10 to the End: Day 2 Learn and Let Go.

For many of us who seek to be in control of every aspect of our lives, acknowledging our shortcomings either comes with immense guilt and shame, or we don’t acknowledge them at all. We’re either beating ourselves up for allowing ourselves space and opportunity to make such mistakes, or we’re refusing to address a shortcoming at all hoping we can just forget it and move on. Neither is a very healthy way to deal with disappointment or failure.

If you’ve had a year like mine, maybe you may have set some goals for yourself and fallen short of where you imagined you’d by at this point in the year. Whether this was a career expectation, a vision for your personal life, or just simply a goal to be a different kind of person by now. The first thing we should do is to acknowledge that. It is obedient for us to acknowledge our shortcomings. Even if there were other factors that lead to you being thrown off course, you can only take responsibility for your piece of that puzzle. If you could have been more diligent, if you shouldn’t have revisited a door that God already previously closed, if you just simply lost sight of the goal altogether, we can use that as our starting point.

Once we’ve identified the places in our lives where we could improve, before you decide to gather the broken pieces and attempt to move on, it’s important to take into consideration that these shortcomings will not be your demise. As long as you desire to be in God’s will, God is able and willing to use those very mistakes to continue elevating you to exactly the place you were intended to be in the first place. If you recall in a previous devotion Chasing After You, we discussed and rejoiced in the fact that God is not surprised by our ability to fall of course. In fact, God already anticipated that and already set a plan in motion to chase you down and redirect you.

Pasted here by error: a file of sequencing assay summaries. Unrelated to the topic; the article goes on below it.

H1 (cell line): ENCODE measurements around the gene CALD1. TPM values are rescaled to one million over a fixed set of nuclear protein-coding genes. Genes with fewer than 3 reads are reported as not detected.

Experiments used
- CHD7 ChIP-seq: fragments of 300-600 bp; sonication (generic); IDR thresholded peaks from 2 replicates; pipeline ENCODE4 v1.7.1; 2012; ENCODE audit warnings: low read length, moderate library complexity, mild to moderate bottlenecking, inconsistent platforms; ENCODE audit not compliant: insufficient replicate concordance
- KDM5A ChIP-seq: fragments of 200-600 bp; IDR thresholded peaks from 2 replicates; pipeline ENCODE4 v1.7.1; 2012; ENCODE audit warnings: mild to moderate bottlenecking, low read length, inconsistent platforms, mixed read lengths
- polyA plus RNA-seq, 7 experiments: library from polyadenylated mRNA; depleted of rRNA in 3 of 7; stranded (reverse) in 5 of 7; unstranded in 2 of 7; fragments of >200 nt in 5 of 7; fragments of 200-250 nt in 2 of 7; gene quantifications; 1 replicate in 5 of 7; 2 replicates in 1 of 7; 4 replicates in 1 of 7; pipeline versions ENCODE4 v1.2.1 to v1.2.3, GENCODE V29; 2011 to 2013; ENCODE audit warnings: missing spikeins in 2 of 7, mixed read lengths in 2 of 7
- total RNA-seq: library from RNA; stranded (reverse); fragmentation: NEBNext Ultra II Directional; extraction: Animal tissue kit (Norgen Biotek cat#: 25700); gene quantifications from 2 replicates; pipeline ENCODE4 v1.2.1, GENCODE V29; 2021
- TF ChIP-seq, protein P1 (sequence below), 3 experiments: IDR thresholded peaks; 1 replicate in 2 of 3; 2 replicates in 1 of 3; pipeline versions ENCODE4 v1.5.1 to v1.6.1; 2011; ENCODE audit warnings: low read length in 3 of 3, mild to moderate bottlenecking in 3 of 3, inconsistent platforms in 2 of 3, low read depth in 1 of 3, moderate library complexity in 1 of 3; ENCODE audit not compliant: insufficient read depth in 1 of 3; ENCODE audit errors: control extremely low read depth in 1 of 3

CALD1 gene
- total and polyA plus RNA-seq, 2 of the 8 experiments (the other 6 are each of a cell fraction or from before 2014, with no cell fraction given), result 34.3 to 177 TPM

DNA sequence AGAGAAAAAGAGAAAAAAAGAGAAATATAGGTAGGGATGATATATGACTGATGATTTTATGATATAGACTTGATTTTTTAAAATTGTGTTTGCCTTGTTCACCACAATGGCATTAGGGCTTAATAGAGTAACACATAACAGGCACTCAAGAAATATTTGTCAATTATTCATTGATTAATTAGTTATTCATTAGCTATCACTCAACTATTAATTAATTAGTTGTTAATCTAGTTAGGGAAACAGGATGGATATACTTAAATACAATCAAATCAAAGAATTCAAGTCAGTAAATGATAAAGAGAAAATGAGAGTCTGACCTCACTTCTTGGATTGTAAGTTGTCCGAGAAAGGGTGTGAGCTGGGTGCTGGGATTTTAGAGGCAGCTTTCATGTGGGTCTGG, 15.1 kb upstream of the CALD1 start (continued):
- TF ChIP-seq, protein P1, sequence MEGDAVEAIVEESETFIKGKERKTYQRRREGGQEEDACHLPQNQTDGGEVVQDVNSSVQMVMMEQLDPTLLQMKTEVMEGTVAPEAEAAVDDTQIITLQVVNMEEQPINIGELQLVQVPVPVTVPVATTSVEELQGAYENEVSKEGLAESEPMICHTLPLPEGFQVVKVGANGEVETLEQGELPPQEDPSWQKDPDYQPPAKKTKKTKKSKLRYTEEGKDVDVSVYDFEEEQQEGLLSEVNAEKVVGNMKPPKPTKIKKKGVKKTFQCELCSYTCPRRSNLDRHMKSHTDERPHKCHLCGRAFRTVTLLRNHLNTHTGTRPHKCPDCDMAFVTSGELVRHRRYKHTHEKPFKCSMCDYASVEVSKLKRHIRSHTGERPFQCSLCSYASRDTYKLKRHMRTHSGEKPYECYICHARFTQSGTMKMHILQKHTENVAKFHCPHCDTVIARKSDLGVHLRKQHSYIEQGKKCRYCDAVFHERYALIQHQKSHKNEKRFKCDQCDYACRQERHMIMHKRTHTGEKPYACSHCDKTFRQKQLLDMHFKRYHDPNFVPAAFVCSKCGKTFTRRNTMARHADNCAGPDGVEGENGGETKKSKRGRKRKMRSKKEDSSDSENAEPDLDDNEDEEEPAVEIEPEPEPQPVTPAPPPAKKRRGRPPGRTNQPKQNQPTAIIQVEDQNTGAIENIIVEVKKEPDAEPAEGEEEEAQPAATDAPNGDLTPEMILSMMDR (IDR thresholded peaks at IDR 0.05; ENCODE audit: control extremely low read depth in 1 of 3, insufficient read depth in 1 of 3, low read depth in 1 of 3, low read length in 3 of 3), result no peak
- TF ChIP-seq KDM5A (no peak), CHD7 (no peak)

Psalms 119: 71 says, “It was good for me to be humbled so that I could learn your justifications.”

Although we strive each day not to make decisions that are not good for us and our journey with Christ, we must also acknowledge the lessons we are able to learn from our mistakes. It is true that some of the lessons we learn through our mistakes could have been avoided, but let’s not spend the time we could be using to gather lessons, on wishing that things were different. What is done is done and God is still who God always is; and that is a God who is capable of taking our wrongs and using them to elevate us and to glorify God.

Picking up the Pieces Exercise

Before moving on, let’s spend time reminding ourselves of what God is capable of doing with our mistakes with a short exercise.

  1. When you think of the words “failure” or “Shortcoming” what comes to mind for you this year? Write them down without censoring yourself.
  2. What were some of the repercussions of those failures or shortcomings? Write those down.
  3. Try to think of some of the lessons you can recover from these instances. What do you believe you should have learned from making these mistakes. Write those down on a seperate piece of paper. (Some of these lessons may not be evident to you at the moment and that is ok. God will reveal them in time).
  4. Isaiah 43:25 says “I, yes, I alone — will blot out your sins for my own sake and never think of them again.” God doesn’t hold our failures over our heads which is our permission to release the guilt and shame from our lives as well. This could be a long process but as a symbol that we recognize we don’t have to live victimized by our mistakes,  find a way to destroy the paper listing your failures or shortcomings from this year. Try tearing the paper, burnin the paper etc. Anything that makes it impossible for you to revisit on paper.